Still crackin' today in open meadows that presumably had more surface hoar than elsewhere:
But the slab seemed to have less energy than on Thursday. I stomped hard on the steep (40-45 degree) test slopes that were cracking and didn't get any propagation of the slab into a slide.
In a pit I dug on a 30 degree, north-facing slope amongst trees at 7300', I got compression test results of 27 and 28 that broke on the slab that is just over a foot thick (35 cm). Those high results were somewhat encouraging, but I took note that the shear was very clean (Q1). Shear plane was a few millimeters of large hoar crystals.
Total snow depth was 190 cm (75 inches). Not bad for an El Nino year. I heard the snowpack measured during the recent snow survey is 77 percent of normal. Could be worse.....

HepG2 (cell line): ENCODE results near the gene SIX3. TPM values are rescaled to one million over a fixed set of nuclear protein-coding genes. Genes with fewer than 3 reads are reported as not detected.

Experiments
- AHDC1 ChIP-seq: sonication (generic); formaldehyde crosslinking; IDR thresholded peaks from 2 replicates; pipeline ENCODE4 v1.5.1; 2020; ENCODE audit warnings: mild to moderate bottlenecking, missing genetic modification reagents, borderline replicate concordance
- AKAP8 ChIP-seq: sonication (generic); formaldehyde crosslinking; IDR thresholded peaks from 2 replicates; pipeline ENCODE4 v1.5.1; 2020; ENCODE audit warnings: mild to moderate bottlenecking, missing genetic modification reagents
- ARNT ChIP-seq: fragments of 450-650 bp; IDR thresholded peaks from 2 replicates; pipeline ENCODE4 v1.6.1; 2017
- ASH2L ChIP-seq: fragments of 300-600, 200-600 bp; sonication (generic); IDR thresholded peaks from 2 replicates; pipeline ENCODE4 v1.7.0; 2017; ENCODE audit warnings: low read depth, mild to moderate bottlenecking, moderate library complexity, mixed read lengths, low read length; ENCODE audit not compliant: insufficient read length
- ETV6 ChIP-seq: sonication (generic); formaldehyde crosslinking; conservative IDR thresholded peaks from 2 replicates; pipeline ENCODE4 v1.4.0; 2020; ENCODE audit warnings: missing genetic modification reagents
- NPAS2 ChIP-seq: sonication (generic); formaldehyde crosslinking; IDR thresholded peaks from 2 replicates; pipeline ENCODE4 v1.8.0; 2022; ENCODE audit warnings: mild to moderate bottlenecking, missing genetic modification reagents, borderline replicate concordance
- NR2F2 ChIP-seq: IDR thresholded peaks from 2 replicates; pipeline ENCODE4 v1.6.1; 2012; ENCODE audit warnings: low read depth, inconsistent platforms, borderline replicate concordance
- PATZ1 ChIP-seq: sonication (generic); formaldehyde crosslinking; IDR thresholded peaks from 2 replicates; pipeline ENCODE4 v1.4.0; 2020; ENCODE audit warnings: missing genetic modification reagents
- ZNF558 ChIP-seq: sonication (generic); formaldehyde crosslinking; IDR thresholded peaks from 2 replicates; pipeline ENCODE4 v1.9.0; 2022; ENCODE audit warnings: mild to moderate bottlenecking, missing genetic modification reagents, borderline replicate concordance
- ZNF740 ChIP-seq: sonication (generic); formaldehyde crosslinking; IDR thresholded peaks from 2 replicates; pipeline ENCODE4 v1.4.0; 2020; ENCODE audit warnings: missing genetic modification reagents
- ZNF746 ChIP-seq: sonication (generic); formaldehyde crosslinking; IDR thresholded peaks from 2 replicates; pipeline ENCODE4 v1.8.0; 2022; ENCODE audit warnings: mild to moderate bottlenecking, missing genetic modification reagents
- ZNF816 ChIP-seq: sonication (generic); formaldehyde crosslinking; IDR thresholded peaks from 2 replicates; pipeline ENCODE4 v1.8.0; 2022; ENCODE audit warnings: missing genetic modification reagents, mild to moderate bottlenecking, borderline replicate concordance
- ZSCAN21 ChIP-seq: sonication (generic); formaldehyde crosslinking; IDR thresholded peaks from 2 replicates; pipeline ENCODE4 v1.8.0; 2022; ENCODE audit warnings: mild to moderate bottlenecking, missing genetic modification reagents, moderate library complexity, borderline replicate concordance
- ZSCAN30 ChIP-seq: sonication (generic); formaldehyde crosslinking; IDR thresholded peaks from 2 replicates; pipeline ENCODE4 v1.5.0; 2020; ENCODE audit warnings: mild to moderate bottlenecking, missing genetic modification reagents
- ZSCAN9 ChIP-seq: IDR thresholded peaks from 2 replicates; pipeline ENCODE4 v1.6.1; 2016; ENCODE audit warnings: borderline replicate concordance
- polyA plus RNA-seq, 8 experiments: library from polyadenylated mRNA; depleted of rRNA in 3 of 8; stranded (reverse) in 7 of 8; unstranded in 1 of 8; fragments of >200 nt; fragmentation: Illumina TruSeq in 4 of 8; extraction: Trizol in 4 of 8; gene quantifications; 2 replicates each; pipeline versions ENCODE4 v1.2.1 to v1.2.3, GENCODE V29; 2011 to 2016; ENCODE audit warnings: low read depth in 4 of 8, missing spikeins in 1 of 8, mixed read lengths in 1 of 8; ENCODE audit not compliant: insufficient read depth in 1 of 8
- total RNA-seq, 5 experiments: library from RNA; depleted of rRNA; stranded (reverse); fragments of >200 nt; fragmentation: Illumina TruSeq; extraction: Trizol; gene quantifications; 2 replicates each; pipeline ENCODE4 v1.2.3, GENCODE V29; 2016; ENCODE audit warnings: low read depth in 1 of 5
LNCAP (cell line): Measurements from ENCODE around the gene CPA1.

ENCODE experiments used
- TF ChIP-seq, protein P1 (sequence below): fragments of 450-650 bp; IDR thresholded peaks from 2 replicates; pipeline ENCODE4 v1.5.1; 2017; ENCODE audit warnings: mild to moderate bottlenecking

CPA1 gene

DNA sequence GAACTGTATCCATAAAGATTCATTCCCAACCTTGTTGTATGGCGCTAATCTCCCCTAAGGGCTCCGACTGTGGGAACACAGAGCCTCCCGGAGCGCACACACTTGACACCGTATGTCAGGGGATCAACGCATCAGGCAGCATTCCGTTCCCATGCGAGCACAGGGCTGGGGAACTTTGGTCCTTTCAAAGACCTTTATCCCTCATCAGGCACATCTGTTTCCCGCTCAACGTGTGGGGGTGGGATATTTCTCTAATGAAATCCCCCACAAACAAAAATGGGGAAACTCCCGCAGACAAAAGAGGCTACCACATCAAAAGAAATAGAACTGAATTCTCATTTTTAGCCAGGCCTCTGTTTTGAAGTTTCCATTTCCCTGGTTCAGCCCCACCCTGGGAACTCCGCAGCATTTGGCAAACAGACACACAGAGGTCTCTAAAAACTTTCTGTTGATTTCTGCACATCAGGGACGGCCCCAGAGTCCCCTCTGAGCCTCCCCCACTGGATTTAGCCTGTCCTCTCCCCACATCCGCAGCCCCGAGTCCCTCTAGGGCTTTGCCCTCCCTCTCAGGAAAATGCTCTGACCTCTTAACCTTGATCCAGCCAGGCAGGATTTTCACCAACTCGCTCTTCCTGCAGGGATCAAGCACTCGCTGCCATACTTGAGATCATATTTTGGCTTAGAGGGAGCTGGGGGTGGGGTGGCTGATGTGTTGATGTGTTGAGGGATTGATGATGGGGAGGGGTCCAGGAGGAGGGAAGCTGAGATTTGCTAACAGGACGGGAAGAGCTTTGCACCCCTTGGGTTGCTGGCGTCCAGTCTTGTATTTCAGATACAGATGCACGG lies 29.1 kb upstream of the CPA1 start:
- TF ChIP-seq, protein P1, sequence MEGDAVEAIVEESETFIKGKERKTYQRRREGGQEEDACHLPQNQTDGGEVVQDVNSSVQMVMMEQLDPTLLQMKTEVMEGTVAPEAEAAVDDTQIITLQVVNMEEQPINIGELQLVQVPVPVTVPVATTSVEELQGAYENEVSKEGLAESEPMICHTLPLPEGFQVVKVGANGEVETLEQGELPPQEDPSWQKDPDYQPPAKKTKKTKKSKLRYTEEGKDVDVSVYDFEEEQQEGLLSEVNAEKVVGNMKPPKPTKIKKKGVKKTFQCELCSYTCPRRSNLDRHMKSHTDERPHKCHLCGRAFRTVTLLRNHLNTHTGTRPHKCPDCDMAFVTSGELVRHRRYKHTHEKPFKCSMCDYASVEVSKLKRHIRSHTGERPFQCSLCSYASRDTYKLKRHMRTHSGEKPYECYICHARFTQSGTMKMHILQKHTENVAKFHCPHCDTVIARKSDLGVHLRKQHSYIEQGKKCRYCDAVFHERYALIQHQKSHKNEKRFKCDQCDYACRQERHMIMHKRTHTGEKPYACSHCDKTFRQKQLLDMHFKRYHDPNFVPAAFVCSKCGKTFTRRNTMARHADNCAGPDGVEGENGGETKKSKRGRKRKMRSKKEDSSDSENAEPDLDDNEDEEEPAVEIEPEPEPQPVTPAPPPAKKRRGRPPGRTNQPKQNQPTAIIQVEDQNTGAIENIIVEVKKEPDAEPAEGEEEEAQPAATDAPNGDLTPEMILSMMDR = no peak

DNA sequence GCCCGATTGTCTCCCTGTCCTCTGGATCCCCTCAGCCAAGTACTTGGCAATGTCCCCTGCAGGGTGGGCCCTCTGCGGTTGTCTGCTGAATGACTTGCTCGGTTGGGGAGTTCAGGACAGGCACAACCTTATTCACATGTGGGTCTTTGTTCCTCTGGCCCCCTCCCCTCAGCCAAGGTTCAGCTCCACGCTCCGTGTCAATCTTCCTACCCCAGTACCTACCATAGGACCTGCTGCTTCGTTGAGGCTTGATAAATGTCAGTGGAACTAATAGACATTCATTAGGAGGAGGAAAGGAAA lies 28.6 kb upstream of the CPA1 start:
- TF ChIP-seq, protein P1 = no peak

I twice skied the slope that was 20-35 degrees. No instabilities were seen. I was cautious with the meadows that presumably had more surface hoar on the weak layer by skiing along the edges of them or staying in the thickly-treed areas.
It was a beautiful spring day, with fog filling the valley:
Snow remained powdery on shaded aspects despite temps in the mid-40s. Turns were good:
Looks like we might get more snow in the coming week. The weak layer will likely remain a problem because it's on north-facing slopes that are remaining cool. I'll be checking out the layer when skiing next weekend, and probably again avoiding meadows over 30 degrees.